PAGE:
Combine this with the expected—but not fully realized—impacts of Basel III on banks’ willingness to hold corporate non-operational deposits, and it is conceivable that treasurers might be forced to evaluate different investment alternatives beyond simply “leaving the cash in the bank.” The positive side of this change is that treasurers in a rising interest rate environment will finally be rewarded for moving cash away from their banks.
Borrowers, especially those with variable-rate exposure, are clearly affected by rising rates. For most floating-to-fixed hedging opportunities, the expectation of future rate increases is already built into the cost of fixing their floating rate. Therefore, the question is not so much one of tactics, but instead one of strategy. Proactive treasurers are thinking about how they can reduce the need for borrowing.
Consequently, CFOs and treasurers are turning to cash visibility, forecasting, and working capital optimization as techniques that can help them unlock hidden cash. The simple exercise of uncovering idle or underutilized bank balances is a starting point, which is expanded upon by effective forecasting that tells CFOs exactly how long cash flow will be available. When treasurers can extend the horizon of reliable forecasting, they reduce the need to maintain idle cash, as they have a more clear and confident view of how much cash their organization will require, and when.
Meanwhile, reducing working capital needs enables a company to redeploy cash to reduce its variable-rate borrowing, which in a rising-rate environment offers a more compelling ROI. Add to this equation the CFO’s interest in further improving working capital management through the extension of payables—often enabled by a supplier-financing program—and unlocked cash can easily measure in the millions, if not more.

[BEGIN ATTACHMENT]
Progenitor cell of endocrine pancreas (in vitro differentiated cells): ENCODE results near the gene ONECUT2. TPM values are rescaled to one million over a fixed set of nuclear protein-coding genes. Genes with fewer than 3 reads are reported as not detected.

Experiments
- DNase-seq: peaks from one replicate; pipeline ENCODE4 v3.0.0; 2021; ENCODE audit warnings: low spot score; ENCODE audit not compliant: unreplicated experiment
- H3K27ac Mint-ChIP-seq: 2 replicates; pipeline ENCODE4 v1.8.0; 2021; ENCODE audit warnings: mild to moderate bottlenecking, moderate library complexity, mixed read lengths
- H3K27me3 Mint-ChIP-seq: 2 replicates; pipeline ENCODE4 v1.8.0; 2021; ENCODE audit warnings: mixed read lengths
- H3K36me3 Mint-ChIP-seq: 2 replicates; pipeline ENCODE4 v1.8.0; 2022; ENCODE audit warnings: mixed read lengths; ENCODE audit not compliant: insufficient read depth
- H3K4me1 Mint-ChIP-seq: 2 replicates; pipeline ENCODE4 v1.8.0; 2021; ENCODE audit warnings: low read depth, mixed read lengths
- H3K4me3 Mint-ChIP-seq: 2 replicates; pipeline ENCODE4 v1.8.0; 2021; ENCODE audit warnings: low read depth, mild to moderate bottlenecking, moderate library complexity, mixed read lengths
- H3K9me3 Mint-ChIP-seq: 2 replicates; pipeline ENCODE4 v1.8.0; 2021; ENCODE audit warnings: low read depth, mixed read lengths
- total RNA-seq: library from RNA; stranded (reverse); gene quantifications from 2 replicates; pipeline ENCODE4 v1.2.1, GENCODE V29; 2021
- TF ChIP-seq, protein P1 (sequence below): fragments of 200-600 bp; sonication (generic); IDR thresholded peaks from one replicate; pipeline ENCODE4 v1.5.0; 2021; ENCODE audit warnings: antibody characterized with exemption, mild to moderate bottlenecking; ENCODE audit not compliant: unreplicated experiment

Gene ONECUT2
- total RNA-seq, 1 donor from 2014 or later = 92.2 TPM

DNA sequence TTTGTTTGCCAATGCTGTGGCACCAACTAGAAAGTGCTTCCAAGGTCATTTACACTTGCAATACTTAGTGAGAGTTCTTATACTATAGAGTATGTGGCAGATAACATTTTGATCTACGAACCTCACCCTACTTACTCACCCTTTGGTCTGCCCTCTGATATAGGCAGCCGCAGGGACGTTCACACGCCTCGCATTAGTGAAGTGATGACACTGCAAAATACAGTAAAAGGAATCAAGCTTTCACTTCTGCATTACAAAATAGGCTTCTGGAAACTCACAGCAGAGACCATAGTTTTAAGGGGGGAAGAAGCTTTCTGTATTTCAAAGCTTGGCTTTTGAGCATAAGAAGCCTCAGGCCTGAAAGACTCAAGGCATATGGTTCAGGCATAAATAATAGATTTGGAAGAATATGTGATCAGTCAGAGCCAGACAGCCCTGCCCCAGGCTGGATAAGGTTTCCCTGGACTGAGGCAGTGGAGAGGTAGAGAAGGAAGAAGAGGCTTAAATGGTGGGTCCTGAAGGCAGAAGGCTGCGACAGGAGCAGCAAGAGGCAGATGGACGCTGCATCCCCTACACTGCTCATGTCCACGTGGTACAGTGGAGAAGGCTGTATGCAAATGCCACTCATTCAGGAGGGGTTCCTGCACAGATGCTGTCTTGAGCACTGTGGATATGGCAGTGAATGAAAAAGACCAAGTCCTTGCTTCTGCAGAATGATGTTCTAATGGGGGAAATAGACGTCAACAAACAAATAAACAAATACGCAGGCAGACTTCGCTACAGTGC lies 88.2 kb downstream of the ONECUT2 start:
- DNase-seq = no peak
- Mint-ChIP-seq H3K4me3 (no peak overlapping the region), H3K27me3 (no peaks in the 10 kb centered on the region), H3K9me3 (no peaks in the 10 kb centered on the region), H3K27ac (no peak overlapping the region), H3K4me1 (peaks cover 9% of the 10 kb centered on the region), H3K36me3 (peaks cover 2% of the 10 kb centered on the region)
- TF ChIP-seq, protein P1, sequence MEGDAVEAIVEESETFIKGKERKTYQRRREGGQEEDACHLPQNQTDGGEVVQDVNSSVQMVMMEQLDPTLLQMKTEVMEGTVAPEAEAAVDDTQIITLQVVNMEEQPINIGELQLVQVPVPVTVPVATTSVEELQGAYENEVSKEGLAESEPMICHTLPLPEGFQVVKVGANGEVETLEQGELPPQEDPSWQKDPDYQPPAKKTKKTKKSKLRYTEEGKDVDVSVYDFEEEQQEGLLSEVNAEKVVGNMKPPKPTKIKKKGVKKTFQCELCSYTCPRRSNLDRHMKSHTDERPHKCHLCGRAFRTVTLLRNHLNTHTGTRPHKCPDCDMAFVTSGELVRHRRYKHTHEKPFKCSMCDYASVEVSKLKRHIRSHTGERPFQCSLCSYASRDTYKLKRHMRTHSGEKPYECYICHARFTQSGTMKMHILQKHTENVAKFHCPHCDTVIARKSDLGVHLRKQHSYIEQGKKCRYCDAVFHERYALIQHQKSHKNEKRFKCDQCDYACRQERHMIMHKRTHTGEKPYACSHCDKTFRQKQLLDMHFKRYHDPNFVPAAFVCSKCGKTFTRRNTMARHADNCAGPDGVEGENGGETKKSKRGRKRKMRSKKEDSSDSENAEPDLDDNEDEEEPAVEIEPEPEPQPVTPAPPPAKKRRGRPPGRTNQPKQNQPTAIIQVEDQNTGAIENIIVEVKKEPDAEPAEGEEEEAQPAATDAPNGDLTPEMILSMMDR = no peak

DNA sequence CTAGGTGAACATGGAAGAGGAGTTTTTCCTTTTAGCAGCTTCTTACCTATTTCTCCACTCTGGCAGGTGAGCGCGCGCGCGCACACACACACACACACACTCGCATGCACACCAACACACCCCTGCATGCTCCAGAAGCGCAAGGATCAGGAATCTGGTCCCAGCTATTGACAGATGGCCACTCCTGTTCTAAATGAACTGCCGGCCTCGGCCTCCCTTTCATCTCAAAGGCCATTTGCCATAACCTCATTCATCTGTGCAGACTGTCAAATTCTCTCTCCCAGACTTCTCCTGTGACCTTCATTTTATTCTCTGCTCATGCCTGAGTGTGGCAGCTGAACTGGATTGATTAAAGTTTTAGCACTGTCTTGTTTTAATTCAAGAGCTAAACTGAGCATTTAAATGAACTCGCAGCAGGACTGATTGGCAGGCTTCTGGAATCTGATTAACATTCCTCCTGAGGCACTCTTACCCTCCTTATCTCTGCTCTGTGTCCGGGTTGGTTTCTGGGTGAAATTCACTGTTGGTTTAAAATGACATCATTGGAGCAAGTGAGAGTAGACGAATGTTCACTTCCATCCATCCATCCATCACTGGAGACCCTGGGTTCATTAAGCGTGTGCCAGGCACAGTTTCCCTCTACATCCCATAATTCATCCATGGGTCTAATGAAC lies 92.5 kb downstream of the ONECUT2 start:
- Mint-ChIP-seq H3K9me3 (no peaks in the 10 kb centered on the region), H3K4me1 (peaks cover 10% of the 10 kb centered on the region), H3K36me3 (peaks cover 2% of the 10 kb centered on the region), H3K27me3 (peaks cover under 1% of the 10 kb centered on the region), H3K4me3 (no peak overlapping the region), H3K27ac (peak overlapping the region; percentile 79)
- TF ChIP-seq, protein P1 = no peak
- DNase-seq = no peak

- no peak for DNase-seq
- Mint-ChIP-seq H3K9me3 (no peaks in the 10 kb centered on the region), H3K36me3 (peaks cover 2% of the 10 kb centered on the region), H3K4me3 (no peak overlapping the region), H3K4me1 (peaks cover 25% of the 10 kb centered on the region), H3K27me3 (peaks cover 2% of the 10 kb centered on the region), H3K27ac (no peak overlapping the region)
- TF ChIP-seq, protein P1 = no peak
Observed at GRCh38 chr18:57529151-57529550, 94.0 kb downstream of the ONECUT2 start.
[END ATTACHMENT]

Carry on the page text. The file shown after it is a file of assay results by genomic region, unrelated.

While moving to fixed-rate borrowing is the simple answer, treasury teams can deliver greater strategic value if they can reduce the organization’s borrowing altogether.
It is very common for organizations to maintain a robust intercompany-lending program, and these programs are also affected by changes in interest rates. For American companies, the cost of extending credit to subsidiaries increases as their cost of capital ticks upwards.
Intercompany loans are usually variable-rate, meaning that increased borrowing costs are passed directly to the subsidiary. However, there may be complications if rates in the subsidiary’s geography are not increasing, and suddenly borrowing from the parent company costs more than borrowing locally. Another complication revolves around the currency of the loan. Often the parent and subsidiary involved in an intercompany loan operate in different currencies, which adds further volatility to the cost of the loan. Managing intercompany FX exposure is critically important, as currency-translation costs can become very difficult to explain to shareholders if FX volatility happens to occur at the end of an accounting period.